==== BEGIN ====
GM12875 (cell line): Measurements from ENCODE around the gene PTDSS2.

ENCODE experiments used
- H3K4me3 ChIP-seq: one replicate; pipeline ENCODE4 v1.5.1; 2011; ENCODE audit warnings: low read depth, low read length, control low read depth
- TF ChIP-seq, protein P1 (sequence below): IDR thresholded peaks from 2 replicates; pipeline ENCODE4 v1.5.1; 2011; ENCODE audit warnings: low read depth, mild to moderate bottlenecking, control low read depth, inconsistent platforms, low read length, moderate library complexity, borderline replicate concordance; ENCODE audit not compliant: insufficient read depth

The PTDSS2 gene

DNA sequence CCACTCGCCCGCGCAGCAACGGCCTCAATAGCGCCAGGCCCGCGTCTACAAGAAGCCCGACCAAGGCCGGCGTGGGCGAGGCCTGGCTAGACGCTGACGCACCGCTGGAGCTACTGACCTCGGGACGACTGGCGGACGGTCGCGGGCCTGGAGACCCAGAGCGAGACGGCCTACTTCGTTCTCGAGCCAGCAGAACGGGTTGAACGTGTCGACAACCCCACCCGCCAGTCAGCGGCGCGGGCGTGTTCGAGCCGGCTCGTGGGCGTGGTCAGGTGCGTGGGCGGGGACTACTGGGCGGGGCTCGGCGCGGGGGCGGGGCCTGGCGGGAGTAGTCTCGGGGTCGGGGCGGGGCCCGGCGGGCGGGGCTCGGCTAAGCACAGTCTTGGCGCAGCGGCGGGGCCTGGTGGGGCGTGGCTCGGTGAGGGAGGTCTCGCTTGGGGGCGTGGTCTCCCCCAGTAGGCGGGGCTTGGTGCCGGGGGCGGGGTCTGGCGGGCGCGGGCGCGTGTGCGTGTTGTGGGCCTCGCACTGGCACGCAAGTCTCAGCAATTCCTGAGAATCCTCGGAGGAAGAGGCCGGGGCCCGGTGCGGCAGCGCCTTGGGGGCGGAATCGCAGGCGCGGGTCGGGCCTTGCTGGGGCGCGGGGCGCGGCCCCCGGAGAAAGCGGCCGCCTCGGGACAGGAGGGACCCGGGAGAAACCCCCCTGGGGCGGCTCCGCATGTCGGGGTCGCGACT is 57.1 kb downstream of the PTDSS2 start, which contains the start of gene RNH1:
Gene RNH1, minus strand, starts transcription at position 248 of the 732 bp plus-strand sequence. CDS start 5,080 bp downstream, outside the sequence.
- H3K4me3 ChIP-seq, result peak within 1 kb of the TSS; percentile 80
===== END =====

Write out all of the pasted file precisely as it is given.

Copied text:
GM12875 (cell line): Measurements from ENCODE around the gene PTDSS2.

ENCODE experiments used
- H3K4me3 ChIP-seq: one replicate; pipeline ENCODE4 v1.5.1; 2011; ENCODE audit warnings: low read depth, low read length, control low read depth
- TF ChIP-seq, protein P1 (sequence below): IDR thresholded peaks from 2 replicates; pipeline ENCODE4 v1.5.1; 2011; ENCODE audit warnings: low read depth, mild to moderate bottlenecking, control low read depth, inconsistent platforms, low read length, moderate library complexity, borderline replicate concordance; ENCODE audit not compliant: insufficient read depth

The PTDSS2 gene

DNA sequence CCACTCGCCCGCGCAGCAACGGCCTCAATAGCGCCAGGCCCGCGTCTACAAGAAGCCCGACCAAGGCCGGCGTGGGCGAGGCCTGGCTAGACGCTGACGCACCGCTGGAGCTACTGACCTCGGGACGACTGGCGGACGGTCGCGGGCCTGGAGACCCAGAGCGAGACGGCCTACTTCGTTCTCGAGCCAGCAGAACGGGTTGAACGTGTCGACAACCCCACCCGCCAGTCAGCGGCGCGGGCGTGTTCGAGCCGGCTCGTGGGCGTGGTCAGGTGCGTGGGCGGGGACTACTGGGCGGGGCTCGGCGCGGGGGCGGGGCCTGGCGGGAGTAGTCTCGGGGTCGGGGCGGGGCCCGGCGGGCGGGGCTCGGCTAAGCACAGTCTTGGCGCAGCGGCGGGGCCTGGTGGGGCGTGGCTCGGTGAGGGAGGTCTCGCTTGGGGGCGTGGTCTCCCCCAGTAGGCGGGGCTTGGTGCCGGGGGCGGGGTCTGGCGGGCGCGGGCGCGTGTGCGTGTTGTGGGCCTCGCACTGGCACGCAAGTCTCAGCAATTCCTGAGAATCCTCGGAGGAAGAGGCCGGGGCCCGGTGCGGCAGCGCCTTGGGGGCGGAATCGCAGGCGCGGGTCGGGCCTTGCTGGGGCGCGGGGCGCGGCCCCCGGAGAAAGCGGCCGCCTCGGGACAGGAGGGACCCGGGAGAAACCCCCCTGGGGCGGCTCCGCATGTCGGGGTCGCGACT is 57.1 kb downstream of the PTDSS2 start, which contains the start of gene RNH1:
Gene RNH1, minus strand, starts transcription at position 248 of the 732 bp plus-strand sequence. CDS start 5,080 bp downstream, outside the sequence.
- H3K4me3 ChIP-seq, result peak within 1 kb of the TSS; percentile 80